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The Correlation Between Rising Bond Yields and Inflation Risks

In recent weeks, the bond market has been making headlines with the 10-year yield experiencing its biggest weekly jump in seven weeks. This has led to concerns about the correlation between rising bond yields and inflation risks.

In this article, we will break down the factors influencing bond yields and the potential impact on inflation.

Understanding Bond Yields

To understand the correlation between rising bond yields and inflation risks, it is essential to first grasp the concept of bond yields. The bond market is considered a risk-free asset, and when people buy U.S. Treasuries, it is generally considered a flight to safety.

When the demand for Treasuries increases, the price of the bond goes up, and the effective yield on the bonds goes down. Conversely, when people are willing to take on more risk, they sell Treasuries, and the yield goes up.

Recent Trends in Bond Yields

Over the past two months, yields on longer-term U.S. Treasuries, such as the U.S. 10-year, have risen by over 40 basis points. This is due to a lack of demand for Treasuries, as investors can get similar yields from stocks in a single day. This trend is especially true when considering factors like inflation.

Inflation and Bond Yields

Inflation is a crucial factor in bond yields, as it can erode the purchasing power of the interest earned on the bond. For example, if Akiko, our esteemed co-host, expects inflation to be 2.5% over the next 10 years, the nominal interest earned on a 10-year security would be erased.

This is where Treasury Inflation-Protected Securities (TIPS) come in. TIPS are government bonds that adjust for inflation, providing a real payout to investors. When inflation expectations increase, the demand for TIPS increases, causing the yield to go down.

Recent Trends in TIPS Yields

Recently, the yield on a U.S. 10-year TIPS has gone up, but it has plateaued over the course of the week. This dynamic suggests that investors are becoming less concerned about inflation, despite the recent rise in bond yields.

Alternate Explanations for Rising Bond Yields

While inflation is a significant factor in rising bond yields, there are other explanations to consider. One such explanation is changes in time preferences. Investors may rotate from longer-duration to shorter-duration Treasuries due to the Federal Reserve’s actions.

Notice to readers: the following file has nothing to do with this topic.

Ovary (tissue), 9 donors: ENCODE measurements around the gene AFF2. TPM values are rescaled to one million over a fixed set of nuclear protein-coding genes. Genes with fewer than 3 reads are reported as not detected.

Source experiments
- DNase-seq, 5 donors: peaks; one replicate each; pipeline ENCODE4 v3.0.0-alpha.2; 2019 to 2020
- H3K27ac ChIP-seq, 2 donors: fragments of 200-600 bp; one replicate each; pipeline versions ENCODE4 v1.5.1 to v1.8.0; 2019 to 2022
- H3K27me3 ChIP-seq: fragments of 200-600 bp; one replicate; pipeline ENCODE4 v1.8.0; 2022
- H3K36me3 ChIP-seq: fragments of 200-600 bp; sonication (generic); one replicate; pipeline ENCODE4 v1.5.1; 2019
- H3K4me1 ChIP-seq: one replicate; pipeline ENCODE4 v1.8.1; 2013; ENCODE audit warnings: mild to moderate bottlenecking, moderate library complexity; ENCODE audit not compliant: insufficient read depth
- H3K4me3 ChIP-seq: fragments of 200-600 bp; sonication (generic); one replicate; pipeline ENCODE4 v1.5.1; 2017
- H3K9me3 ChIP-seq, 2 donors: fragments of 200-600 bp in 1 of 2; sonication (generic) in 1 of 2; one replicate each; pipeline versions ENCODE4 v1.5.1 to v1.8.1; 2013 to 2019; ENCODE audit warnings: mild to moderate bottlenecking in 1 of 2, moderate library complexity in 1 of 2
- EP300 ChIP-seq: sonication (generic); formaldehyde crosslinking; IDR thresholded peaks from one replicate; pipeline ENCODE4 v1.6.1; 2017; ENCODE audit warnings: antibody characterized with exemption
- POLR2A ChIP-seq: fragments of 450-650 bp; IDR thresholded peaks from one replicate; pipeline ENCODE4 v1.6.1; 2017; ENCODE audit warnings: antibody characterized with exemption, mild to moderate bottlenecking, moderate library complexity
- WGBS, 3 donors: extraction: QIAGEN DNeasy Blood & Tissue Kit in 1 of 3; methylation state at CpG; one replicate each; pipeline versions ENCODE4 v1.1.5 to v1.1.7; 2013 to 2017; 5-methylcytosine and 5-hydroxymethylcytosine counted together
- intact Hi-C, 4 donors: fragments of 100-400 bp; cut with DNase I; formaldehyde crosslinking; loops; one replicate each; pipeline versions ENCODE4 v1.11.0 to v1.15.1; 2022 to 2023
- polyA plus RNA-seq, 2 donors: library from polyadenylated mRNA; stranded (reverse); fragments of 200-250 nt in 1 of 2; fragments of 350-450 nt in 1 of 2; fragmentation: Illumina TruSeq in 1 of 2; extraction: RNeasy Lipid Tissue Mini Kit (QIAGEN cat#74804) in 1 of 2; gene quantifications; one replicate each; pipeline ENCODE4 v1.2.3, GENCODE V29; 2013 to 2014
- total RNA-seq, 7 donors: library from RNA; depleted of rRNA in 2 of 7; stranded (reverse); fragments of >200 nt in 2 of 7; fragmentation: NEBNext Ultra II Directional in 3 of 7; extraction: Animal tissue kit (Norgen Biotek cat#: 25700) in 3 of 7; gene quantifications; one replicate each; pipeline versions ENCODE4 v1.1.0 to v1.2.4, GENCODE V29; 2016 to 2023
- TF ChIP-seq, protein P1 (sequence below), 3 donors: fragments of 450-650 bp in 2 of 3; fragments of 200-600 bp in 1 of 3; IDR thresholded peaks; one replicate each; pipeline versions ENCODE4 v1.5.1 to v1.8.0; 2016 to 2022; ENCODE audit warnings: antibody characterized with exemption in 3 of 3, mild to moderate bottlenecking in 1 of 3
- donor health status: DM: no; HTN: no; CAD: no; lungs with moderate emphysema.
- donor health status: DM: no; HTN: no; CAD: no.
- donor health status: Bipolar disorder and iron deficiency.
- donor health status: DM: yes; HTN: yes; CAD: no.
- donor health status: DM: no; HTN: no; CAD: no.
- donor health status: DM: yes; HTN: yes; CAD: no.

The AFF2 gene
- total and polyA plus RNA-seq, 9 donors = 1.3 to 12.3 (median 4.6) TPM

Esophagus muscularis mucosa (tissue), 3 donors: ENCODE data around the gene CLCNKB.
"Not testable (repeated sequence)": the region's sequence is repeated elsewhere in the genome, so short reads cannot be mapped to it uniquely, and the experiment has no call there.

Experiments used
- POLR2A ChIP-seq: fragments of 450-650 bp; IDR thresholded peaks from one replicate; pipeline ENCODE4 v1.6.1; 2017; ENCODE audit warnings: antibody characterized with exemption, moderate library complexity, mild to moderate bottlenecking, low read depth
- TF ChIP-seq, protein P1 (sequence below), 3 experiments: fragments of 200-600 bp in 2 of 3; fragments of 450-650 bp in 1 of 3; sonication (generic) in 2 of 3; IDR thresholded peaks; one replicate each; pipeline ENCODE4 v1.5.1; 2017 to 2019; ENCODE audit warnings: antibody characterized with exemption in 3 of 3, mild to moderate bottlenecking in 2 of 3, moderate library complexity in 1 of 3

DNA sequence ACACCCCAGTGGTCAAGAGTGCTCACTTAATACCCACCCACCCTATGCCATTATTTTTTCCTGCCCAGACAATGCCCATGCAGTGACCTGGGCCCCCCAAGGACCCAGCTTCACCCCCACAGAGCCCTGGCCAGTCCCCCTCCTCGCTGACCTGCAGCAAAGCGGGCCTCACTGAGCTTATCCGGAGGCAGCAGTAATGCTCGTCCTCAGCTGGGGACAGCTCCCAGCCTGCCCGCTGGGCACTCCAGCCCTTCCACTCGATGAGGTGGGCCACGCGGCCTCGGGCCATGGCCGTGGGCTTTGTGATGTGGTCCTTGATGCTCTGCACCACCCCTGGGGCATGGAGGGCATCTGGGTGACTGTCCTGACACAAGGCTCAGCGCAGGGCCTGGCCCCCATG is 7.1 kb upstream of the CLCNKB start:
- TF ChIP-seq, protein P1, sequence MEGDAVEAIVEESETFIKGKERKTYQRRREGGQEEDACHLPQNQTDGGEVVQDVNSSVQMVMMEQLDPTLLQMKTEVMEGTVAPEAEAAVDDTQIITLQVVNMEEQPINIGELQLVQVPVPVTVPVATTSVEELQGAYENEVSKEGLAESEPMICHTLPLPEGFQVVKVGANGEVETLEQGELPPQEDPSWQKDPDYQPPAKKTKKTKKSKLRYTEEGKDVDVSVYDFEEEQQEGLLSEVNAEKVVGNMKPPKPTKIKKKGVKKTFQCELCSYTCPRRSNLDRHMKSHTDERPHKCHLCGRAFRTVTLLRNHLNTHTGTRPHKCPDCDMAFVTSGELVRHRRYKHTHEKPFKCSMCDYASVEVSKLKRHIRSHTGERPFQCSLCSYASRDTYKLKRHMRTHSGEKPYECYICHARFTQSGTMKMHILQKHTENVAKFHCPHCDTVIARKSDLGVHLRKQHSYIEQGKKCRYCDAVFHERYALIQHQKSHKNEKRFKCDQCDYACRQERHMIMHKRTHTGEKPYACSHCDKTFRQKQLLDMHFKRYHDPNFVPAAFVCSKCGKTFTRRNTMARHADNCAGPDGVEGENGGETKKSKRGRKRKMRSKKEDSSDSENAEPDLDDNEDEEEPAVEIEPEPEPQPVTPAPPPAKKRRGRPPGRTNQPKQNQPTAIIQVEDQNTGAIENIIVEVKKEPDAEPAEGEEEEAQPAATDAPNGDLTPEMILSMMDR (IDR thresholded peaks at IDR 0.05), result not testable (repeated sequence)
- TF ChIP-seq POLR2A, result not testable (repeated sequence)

The bond yields serve as a proxy for borrowing costs, and on the short end, if the Fed keeps short-term interest rates low, investors may follow suit, pinning down shorter-term Treasury yields and showing no love for 10-year yields, which could take the yield up.

Another explanation is supply and demand. With more government debt being issued for more government spending, a flood of supply could turn off investors if they don’t find those securities attractive.

Additionally, there are concerns about regulatory issues at banks, which are some of the biggest buyers and holders of U.S. government debt. Rules like the Supplementary Leverage Ratio determine their ability to absorb government debt.


The correlation between rising bond yields and inflation risks is a complex issue with many factors at play. While inflation is a significant factor, changes in time preferences and supply and demand can also impact bond yields.

As the bond market continues to make headlines, it is essential to keep in mind that there is no singular reason for bond yields moving up. Instead, a combination of factors is at play, and understanding these factors can help investors make informed decisions.

As the Federal Reserve continues to navigate the post-pandemic economic recovery, how will their actions impact the bond market, and what implications will this have for inflation and investment strategies?


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